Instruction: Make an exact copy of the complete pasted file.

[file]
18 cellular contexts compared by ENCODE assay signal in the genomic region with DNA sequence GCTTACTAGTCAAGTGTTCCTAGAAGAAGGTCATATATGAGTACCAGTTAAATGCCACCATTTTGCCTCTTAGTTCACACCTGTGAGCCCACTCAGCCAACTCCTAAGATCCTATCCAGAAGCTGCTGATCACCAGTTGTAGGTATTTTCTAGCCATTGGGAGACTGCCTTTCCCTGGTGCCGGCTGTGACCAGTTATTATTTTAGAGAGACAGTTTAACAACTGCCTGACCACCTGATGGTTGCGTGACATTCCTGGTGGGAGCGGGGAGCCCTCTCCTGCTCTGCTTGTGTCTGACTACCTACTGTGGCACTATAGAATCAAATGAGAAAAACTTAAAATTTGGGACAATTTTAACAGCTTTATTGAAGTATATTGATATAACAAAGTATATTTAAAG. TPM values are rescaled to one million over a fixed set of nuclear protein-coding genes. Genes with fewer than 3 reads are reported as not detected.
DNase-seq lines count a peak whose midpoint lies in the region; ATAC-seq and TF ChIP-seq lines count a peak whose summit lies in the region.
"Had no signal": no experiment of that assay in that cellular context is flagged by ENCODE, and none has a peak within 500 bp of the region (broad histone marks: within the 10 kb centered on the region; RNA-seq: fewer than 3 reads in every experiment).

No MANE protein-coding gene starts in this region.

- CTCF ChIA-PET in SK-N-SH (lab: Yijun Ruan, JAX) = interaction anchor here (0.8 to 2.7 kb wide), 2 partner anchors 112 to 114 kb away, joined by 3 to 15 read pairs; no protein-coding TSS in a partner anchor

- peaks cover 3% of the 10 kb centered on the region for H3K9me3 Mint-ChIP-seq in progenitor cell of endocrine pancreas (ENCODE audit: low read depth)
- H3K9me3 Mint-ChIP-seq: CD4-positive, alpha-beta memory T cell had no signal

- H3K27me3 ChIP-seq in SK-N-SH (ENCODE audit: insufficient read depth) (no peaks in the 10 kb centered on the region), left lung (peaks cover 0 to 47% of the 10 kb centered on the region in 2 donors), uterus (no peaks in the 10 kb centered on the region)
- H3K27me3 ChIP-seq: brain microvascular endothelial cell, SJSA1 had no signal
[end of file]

18 cellular contexts compared by ENCODE assay signal in the genomic region with DNA sequence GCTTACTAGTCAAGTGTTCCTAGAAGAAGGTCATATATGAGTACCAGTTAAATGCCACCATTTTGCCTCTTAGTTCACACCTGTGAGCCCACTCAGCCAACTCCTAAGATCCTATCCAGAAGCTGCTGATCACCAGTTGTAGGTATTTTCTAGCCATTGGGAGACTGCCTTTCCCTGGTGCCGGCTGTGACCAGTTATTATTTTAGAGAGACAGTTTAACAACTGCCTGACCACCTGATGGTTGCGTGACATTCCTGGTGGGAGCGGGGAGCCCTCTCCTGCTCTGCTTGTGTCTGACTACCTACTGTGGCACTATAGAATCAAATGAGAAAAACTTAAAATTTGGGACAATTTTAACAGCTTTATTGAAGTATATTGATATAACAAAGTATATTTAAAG. TPM values are rescaled to one million over a fixed set of nuclear protein-coding genes. Genes with fewer than 3 reads are reported as not detected.
DNase-seq lines count a peak whose midpoint lies in the region; ATAC-seq and TF ChIP-seq lines count a peak whose summit lies in the region.
"Had no signal": no experiment of that assay in that cellular context is flagged by ENCODE, and none has a peak within 500 bp of the region (broad histone marks: within the 10 kb centered on the region; RNA-seq: fewer than 3 reads in every experiment).

No MANE protein-coding gene starts in this region.

- CTCF ChIA-PET in SK-N-SH (lab: Yijun Ruan, JAX) = interaction anchor here (0.8 to 2.7 kb wide), 2 partner anchors 112 to 114 kb away, joined by 3 to 15 read pairs; no protein-coding TSS in a partner anchor

- peaks cover 3% of the 10 kb centered on the region for H3K9me3 Mint-ChIP-seq in progenitor cell of endocrine pancreas (ENCODE audit: low read depth)
- H3K9me3 Mint-ChIP-seq: CD4-positive, alpha-beta memory T cell had no signal

- H3K27me3 ChIP-seq in SK-N-SH (ENCODE audit: insufficient read depth) (no peaks in the 10 kb centered on the region), left lung (peaks cover 0 to 47% of the 10 kb centered on the region in 2 donors), uterus (no peaks in the 10 kb centered on the region)
- H3K27me3 ChIP-seq: brain microvascular endothelial cell, SJSA1 had no signal